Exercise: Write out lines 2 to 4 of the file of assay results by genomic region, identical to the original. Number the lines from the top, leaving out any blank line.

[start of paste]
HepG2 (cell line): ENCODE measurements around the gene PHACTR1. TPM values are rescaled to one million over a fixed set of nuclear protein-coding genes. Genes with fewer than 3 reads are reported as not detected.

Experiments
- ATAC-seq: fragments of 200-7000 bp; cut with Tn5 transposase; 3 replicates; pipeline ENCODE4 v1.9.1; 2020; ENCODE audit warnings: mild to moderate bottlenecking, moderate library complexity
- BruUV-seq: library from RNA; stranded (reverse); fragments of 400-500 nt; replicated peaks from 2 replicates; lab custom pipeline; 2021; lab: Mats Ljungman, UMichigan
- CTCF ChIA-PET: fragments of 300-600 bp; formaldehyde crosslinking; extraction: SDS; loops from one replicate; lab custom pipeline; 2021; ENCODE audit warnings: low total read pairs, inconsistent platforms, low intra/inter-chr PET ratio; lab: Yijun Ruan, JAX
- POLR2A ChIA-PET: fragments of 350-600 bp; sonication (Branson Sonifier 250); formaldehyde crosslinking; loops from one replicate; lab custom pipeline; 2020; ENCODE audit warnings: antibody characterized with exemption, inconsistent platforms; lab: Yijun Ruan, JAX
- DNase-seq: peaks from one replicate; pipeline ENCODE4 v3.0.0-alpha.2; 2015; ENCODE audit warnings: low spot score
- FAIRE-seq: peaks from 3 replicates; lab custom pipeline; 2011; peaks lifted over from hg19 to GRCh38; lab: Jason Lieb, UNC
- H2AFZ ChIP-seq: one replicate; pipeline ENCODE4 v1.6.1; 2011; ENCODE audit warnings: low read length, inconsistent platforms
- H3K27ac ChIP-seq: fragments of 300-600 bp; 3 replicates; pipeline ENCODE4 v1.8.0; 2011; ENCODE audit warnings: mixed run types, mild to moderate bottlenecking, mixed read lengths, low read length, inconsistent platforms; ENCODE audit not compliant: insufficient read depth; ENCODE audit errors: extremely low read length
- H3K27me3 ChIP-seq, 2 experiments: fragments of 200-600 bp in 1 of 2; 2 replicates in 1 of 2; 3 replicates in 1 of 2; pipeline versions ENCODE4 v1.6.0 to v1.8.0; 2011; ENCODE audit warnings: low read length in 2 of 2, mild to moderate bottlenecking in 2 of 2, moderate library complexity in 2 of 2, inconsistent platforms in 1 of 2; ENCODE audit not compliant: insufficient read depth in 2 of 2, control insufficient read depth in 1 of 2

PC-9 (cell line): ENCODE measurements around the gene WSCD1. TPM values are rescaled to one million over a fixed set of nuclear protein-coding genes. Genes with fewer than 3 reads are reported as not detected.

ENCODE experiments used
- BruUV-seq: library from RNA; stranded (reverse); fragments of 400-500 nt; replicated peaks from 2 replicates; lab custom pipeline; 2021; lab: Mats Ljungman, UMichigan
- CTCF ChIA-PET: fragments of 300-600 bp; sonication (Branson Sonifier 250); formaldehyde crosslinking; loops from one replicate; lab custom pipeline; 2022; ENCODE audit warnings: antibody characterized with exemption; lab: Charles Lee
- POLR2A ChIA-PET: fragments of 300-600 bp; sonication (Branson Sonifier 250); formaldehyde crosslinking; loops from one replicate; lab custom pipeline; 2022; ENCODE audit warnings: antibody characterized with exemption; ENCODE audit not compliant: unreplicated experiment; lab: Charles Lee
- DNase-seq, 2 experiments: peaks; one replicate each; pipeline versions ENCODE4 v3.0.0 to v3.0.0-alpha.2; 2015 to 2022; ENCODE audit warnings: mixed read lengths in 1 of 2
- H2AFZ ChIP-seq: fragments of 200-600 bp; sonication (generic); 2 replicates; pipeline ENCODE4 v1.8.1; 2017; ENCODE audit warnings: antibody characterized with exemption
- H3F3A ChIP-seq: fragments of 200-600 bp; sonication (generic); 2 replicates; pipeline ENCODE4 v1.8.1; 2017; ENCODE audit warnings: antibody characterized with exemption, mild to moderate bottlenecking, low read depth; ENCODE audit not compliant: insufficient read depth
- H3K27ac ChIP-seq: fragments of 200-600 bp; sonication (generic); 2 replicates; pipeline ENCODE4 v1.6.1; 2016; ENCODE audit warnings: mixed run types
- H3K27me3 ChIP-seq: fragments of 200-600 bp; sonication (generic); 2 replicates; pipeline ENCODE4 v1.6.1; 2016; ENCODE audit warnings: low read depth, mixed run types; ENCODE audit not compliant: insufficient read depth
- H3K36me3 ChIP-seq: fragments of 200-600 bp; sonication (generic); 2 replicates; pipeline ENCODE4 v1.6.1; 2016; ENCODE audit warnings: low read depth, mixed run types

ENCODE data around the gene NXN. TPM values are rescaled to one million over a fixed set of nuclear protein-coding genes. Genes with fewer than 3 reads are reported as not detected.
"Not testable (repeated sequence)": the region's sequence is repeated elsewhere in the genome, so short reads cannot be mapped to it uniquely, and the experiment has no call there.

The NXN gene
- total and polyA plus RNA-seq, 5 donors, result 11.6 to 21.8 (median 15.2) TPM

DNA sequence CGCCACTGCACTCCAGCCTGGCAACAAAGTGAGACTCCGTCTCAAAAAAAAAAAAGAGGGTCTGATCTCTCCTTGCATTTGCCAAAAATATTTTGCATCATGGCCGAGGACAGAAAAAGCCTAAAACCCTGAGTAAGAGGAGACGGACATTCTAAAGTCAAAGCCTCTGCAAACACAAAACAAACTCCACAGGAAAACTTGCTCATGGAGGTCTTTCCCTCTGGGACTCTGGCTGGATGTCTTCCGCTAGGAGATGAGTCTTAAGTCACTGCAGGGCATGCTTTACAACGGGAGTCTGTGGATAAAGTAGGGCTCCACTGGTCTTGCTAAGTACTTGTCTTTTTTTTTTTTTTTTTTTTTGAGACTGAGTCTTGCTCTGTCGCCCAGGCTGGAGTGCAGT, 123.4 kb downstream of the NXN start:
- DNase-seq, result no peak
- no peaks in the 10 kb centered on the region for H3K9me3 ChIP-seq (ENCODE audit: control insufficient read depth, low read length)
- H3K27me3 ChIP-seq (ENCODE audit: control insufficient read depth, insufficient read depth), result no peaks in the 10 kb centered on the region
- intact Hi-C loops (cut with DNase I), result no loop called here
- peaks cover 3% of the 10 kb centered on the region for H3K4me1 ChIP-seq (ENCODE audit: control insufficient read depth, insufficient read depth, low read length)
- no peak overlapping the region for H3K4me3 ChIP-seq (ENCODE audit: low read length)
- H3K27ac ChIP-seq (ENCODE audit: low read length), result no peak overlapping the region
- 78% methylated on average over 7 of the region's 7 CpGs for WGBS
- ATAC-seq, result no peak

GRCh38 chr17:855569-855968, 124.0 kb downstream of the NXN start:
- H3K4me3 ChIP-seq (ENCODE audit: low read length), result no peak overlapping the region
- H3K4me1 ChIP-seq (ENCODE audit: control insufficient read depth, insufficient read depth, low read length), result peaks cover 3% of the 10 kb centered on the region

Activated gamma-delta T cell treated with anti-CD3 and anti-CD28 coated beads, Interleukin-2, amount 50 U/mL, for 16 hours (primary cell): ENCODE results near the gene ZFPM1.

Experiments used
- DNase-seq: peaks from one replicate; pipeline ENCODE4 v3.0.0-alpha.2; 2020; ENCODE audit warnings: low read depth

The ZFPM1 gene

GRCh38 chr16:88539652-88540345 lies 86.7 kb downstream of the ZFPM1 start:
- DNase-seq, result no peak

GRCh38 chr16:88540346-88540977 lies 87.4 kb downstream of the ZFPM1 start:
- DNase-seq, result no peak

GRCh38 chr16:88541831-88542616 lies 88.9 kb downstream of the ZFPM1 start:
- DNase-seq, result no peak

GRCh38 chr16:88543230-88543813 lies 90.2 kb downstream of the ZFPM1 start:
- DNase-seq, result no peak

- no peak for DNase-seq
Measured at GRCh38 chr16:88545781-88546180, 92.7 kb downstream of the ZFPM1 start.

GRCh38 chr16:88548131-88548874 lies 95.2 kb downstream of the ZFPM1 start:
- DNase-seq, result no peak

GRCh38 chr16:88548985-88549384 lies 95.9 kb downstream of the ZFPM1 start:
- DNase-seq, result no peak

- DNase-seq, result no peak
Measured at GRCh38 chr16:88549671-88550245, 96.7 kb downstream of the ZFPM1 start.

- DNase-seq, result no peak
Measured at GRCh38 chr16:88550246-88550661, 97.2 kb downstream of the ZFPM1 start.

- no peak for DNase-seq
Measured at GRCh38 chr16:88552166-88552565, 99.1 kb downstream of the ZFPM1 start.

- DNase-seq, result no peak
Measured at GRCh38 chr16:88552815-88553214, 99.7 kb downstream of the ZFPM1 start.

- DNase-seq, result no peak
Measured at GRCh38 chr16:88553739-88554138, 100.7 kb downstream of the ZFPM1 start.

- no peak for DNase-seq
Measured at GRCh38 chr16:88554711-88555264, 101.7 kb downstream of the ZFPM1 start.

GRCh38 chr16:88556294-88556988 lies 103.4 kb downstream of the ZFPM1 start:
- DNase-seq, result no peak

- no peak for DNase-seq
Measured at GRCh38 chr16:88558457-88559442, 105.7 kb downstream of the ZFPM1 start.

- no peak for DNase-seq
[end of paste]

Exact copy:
Experiments
- ATAC-seq: fragments of 200-7000 bp; cut with Tn5 transposase; 3 replicates; pipeline ENCODE4 v1.9.1; 2020; ENCODE audit warnings: mild to moderate bottlenecking, moderate library complexity
- BruUV-seq: library from RNA; stranded (reverse); fragments of 400-500 nt; replicated peaks from 2 replicates; lab custom pipeline; 2021; lab: Mats Ljungman, UMichigan